This is a question about a specific use of the simple past after als. It's different from the more general question of when to use the simple past and the present perfect, which has been discussed already in previous posts.

I have a friend from Hamburg who seems to prefer the simple past after als with verbs that she would otherwise use in the present perfect, such as:

Ich war gerade angekommen, als du mich sahst.

German is not my native language, but it's very jarring to me to hear the simple past in the 2nd person for verbs other than sein, haben, werden, and the modals, even when talking to someone from Northern Germany. I probably would say,

Ich war gerade angekommen, als du mich gesehen hast.

but my friend says sahst sounds better to her. And this happens in very informal spoken conversations with verbs that I rarely hear in the simple past (e.g., ... als das Telefon klingelte.)

Is there some general grammatical rule about verb tenses after als, or is this just a regional or age-based style preference? (My friend is elderly.)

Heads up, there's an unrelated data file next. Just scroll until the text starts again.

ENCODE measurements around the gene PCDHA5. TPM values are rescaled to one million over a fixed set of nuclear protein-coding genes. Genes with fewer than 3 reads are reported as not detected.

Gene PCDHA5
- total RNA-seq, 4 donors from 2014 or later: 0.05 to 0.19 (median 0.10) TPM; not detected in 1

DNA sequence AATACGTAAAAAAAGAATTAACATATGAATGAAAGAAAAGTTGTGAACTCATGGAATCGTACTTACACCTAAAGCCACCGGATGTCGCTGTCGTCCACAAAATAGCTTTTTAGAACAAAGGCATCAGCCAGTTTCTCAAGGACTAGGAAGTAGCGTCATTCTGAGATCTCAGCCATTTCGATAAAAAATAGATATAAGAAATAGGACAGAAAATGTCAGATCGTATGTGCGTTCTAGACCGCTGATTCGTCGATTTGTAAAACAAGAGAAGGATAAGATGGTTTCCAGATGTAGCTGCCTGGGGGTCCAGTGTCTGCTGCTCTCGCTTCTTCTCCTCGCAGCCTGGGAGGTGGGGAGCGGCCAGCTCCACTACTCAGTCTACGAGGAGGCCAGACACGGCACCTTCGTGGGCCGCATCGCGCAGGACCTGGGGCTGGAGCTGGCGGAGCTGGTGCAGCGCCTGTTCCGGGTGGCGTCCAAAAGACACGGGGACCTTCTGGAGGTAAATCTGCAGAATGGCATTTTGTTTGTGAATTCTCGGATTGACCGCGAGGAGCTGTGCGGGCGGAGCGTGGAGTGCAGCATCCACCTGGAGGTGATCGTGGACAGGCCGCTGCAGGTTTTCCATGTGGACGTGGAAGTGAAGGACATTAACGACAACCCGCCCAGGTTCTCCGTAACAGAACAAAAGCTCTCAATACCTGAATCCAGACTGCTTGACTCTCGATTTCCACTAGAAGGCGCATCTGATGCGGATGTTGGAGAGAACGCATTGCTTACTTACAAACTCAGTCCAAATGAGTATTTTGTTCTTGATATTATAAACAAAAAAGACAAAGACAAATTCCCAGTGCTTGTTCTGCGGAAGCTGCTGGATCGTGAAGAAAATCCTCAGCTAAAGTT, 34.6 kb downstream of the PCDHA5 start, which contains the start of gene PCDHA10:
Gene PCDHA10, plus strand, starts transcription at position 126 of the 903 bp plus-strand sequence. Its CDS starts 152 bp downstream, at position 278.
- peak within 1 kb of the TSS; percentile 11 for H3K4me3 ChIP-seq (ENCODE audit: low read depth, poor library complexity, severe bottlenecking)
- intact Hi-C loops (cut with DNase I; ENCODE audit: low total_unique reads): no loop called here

• 2
    Note simple past is basically non-existent in some southerly dialects - So, depending on where you are, you might hear it rarely, but, the further north, the more often.
    – tofro
    Aug 30, 2018 at 17:21

1 Answer 1


The more north you get, the more verbs people use in speech in the simple past tense rather than perfect tense. Hot candidates are

  • sein, haben, werden (of course)
  • müssen, können, dürfen, sollen, wollen, mögen (not möchten!)
  • gehen, laufen, fahren, warten, kommen
  • sehen, hören
  • bekommen, geben
  • essen, trinken

(plus their prefixed friends, of course.)

It's really a matter of dialect, not of age or personal preference. Neither connected to als.

  • Interesting. I could swear that the "als" was having this weird effect and causing her to use the simple past for everything (e.g., "... als du mir halfst"). Perhaps this is just another case of me seeing a pattern where none exists. But I'm sold on the present perfect for most verbs. Aug 30, 2018 at 20:05
  • That would be an odd personal preference then. But in general, people from the north are very open to the use of simple past in speech. It's not abhored as in the south.
    – Janka
    Aug 30, 2018 at 20:57

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